What are the latest changes to the driving test?

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What are the latest changes to the driving test?

The Driver and Vehicle Standards Agency or DVSA announced last year that the driving test would face the biggest changes in its history.

Learner drivers allowed on motorways
Learner drivers allowed on motorways

The four changes, which became effective from December 4, 2017, include:

An increase in independent driving time

This was doubled from around 10 minutes long to 20 minutes. This means that around half of the driving test will be taken over by independent driving time. Which makes sense, considering if the students pass their test, they will be fully-independent as soon as they leave the centre.

Two reversing manoeuvres removed

Both of the following reversing manoeuvres have now been removed from the driver test:

– Reverse around a corner

– Turn-in-the-road

Although students will no longer be tested on the above, the driving instructor should still teach them. It is important students have a balanced knowledge of controlling the car.

Even though the number of reversing manoeuvres has decreased, students can still face performing one of the three remaining reversing exercises. These include parallel parking at the side of the road, park in a bay (parking forwards and reversing out, or vice versa) or the student could also be asked to pull up on the right-hand side of a road, reverse for two car lengths and then asked to rejoin the traffic.

Following directions from a sat nav

Although not everyone uses a sat nav, over half of car drivers (52%) have them. So it’s only right that the DVSA thinks new drivers should be able to take directions from them and use them correctly. After all, taking directions from a sat nav can be stressful. Particularly when they dish out sometimes incorrect information. For example, some sat navs can try and navigate their way through a brand new one-way road system. It’s instances like these that can test any driver’s ability to read the road signs instead of blindly following a sat nav’s instruction.

Answering vehicle safety questions whilst driving

There are many distractions when driving. From passengers in your car to the radio and, of course, other road users. This new part of the driving test is testing the student’s ability to answer, ‘show me’ and ‘tell me’ questions. Questions every student should know the answer to. The ‘tell me’ questions are where you explain to the examiner how you would safely carry out the task. And ‘show me’ questions are where you would show how you would carry out a task.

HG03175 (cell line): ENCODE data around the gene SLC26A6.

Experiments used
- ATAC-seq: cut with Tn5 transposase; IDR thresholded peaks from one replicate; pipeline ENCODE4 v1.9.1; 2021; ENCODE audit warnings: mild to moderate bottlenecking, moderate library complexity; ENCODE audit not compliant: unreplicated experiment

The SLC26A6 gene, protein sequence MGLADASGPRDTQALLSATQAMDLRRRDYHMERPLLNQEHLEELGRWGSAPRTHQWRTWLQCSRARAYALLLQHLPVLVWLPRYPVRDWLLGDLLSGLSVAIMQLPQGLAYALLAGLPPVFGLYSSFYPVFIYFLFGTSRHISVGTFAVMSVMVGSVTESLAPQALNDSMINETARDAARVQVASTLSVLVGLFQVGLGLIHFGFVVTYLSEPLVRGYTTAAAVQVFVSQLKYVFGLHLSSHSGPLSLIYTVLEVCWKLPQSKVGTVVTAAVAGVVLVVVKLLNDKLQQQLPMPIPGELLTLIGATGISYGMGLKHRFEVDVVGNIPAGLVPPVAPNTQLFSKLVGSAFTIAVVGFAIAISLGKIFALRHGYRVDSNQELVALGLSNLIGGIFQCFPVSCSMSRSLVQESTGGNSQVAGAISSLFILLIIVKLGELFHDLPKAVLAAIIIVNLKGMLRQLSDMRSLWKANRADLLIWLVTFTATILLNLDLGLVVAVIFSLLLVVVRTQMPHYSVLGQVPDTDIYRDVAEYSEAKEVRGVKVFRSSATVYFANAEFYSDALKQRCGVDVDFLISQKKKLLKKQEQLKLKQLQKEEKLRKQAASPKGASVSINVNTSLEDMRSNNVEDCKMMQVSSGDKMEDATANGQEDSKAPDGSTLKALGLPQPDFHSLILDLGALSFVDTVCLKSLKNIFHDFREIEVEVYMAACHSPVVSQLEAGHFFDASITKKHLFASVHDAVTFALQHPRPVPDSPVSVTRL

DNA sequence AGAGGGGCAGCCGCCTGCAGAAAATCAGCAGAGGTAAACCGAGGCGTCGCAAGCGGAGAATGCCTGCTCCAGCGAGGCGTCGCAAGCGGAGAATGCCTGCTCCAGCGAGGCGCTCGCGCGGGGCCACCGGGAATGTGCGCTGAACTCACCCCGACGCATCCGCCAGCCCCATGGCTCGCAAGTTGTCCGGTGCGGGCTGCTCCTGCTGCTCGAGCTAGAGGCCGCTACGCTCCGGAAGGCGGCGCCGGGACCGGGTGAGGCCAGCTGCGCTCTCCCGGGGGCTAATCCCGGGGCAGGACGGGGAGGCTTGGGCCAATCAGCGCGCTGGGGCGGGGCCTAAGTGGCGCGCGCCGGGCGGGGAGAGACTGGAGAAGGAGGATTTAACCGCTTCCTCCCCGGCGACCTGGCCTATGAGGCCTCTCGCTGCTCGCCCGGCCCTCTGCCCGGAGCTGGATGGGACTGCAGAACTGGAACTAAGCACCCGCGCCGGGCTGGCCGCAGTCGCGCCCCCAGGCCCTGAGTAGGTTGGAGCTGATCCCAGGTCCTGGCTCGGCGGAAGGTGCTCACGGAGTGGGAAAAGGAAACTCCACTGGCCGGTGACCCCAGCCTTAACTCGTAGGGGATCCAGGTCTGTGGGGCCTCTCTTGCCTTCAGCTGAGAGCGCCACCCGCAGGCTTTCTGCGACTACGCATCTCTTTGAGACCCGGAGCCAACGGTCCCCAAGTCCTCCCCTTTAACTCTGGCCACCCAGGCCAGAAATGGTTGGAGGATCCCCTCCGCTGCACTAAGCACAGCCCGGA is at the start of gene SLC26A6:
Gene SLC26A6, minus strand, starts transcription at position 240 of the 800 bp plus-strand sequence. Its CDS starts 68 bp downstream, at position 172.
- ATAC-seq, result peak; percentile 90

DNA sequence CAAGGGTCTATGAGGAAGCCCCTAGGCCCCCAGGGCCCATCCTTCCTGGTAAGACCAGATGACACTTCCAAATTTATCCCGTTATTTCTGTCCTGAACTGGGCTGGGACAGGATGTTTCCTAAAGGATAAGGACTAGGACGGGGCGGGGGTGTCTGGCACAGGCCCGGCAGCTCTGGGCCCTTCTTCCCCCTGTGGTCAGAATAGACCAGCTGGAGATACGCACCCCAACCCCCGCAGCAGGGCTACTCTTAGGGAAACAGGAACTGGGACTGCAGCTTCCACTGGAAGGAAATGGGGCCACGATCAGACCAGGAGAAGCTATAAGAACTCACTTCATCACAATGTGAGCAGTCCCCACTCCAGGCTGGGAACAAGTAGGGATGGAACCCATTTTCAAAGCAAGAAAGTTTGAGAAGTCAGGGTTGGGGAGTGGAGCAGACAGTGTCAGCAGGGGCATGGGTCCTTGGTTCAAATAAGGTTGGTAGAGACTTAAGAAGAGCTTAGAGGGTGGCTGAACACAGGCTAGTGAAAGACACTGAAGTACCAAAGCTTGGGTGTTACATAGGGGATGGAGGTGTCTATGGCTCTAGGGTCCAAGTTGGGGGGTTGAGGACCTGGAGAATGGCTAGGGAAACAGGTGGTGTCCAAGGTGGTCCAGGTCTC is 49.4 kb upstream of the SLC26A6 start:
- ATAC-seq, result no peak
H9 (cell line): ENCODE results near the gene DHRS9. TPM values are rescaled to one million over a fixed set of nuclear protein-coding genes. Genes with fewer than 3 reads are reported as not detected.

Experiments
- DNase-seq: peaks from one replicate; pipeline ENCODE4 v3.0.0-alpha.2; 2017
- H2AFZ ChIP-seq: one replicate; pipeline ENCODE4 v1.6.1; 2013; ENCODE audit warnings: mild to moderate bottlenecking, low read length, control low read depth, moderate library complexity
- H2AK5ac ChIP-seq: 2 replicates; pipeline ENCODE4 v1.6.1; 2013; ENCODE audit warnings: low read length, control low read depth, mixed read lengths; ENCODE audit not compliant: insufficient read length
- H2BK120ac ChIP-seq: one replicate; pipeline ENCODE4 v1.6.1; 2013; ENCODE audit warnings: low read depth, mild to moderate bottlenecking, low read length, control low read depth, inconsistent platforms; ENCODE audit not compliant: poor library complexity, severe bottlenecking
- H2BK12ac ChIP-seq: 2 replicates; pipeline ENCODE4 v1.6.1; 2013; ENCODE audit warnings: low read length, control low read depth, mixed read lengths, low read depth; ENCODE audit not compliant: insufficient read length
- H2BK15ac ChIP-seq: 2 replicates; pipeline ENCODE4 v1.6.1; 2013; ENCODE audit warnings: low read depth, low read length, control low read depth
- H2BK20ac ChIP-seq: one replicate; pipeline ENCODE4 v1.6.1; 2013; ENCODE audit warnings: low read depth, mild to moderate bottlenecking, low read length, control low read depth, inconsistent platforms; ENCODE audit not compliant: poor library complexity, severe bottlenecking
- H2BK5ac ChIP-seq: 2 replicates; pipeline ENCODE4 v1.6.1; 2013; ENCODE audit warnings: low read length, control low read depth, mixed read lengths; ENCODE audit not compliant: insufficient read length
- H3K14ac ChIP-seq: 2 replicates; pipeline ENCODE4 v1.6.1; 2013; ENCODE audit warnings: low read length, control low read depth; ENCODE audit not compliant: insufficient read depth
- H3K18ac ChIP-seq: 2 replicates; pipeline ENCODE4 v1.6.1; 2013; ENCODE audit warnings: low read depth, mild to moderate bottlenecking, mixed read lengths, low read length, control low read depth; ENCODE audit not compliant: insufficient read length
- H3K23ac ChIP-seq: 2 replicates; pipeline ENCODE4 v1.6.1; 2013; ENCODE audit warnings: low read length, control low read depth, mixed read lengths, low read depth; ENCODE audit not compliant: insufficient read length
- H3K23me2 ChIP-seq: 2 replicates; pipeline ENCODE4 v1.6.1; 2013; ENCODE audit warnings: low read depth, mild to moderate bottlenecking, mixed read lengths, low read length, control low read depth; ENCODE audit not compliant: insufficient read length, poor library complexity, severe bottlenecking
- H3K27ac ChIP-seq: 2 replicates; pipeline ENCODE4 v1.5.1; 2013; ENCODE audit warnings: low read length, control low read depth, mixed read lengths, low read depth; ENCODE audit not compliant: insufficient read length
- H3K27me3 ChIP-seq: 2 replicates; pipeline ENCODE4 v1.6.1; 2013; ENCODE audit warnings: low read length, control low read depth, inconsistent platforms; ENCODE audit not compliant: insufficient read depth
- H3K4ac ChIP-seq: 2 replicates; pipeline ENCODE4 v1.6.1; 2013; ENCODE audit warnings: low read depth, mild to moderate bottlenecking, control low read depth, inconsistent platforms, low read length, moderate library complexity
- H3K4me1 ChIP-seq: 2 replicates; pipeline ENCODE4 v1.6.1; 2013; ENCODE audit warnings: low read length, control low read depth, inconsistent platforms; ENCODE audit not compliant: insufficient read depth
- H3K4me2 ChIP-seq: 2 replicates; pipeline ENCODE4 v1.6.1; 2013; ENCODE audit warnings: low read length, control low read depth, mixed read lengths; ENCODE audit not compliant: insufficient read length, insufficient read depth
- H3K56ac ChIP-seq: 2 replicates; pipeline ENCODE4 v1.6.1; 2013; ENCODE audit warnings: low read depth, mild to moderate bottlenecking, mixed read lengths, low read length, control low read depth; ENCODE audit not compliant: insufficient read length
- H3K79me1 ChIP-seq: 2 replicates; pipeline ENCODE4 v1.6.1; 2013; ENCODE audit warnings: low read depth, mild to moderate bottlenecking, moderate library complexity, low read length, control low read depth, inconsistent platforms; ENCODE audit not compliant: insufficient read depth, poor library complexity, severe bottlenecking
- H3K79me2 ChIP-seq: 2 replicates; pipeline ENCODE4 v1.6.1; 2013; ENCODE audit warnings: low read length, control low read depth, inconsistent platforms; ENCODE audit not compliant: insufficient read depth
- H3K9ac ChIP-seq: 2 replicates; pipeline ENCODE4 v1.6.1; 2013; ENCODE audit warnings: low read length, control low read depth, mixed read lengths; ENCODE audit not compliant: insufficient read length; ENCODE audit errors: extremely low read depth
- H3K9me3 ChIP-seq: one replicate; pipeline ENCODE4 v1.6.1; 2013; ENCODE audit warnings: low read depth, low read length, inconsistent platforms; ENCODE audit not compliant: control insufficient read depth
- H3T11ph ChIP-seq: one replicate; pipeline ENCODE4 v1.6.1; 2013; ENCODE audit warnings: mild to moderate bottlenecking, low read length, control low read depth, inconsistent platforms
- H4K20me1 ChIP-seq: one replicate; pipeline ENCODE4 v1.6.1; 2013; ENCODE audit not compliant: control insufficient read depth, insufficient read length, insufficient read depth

The student will only be asked two of these questions.

Read more about the driving test changes from the DVSA.

Upcoming changes for learner drivers

On June 4, 2018, students learning to drive will be allowed on the motorway for the first time. This change applies to those learning in England, Scotland and Wales.

At the moment, if you wanted to learn more about motorway driving, students would learn through the pass-plus scheme – but only after they have passed their driving test.

It’s important to note that you can’t just take to the motorways with a parent sitting in as a passenger. Only students accompanied by an approved driving instructor – and driving a car fitted with dual controls – will be able to take advantage of this change.

It is also up to the driving instructor to make the call on an individual student basis whether they are ready to drive on the motorway.

The reason this is being introduced?

The DVSA believes motorway lesson driving will help prepare new drivers for a lifetime of safe driving. They will broaden their experience and practise driving at higher speeds.

At the moment, the pass-plus scheme is a voluntary programme for new drivers. Because of this, those who pass may not have the confidence or the know-how to safely drive on the motorway. This change to the law from June 4 will hopefully help combat these confidence issues amongst new drivers.

Read more about learner drivers on motorways from the DVSA.

5 interesting facts about the UK driving test

  1. The Highway Code was launched in 1931 and although there were only 2.3 million vehicles (today there are 27 million) in Great Britain, over 7000 people were killed each year in road accidents.
  2. As of 1975 students on their tests no longer had to demonstrate hand signals.
  3. It wasn’t until 1935 that a driving test was made compulsory – with a pass rate of 63%.
  4. The price of the first ever driving licence was just 25p.
  5. There were no driving tests from 2 September 1939 until 1 November 1946 because of World War 2.

Looking for driving lessons in Berkshire? Read all about our driving lesson prices.

Written by Money4yourMotors.

 

 


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